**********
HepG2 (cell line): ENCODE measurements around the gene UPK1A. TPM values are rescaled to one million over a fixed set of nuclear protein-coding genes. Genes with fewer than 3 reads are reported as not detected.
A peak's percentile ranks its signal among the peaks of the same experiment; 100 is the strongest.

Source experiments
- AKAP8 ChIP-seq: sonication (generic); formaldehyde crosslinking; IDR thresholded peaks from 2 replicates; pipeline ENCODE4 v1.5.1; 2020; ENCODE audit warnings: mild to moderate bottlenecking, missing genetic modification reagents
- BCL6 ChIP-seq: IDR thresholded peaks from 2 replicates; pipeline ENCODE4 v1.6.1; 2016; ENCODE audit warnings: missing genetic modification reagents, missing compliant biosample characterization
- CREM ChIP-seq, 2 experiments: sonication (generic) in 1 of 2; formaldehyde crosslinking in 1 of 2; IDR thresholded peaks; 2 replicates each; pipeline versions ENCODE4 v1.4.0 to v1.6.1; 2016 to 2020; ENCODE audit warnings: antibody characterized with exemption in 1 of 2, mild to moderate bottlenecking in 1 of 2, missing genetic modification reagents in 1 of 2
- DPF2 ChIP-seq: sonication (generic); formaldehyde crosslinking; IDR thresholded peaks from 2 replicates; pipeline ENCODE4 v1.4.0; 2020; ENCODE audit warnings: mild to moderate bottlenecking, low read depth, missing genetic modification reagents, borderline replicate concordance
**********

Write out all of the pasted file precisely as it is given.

HepG2 (cell line): ENCODE measurements around the gene UPK1A. TPM values are rescaled to one million over a fixed set of nuclear protein-coding genes. Genes with fewer than 3 reads are reported as not detected.
A peak's percentile ranks its signal among the peaks of the same experiment; 100 is the strongest.

Source experiments
- AKAP8 ChIP-seq: sonication (generic); formaldehyde crosslinking; IDR thresholded peaks from 2 replicates; pipeline ENCODE4 v1.5.1; 2020; ENCODE audit warnings: mild to moderate bottlenecking, missing genetic modification reagents
- BCL6 ChIP-seq: IDR thresholded peaks from 2 replicates; pipeline ENCODE4 v1.6.1; 2016; ENCODE audit warnings: missing genetic modification reagents, missing compliant biosample characterization
- CREM ChIP-seq, 2 experiments: sonication (generic) in 1 of 2; formaldehyde crosslinking in 1 of 2; IDR thresholded peaks; 2 replicates each; pipeline versions ENCODE4 v1.4.0 to v1.6.1; 2016 to 2020; ENCODE audit warnings: antibody characterized with exemption in 1 of 2, mild to moderate bottlenecking in 1 of 2, missing genetic modification reagents in 1 of 2
- DPF2 ChIP-seq: sonication (generic); formaldehyde crosslinking; IDR thresholded peaks from 2 replicates; pipeline ENCODE4 v1.4.0; 2020; ENCODE audit warnings: mild to moderate bottlenecking, low read depth, missing genetic modification reagents, borderline replicate concordance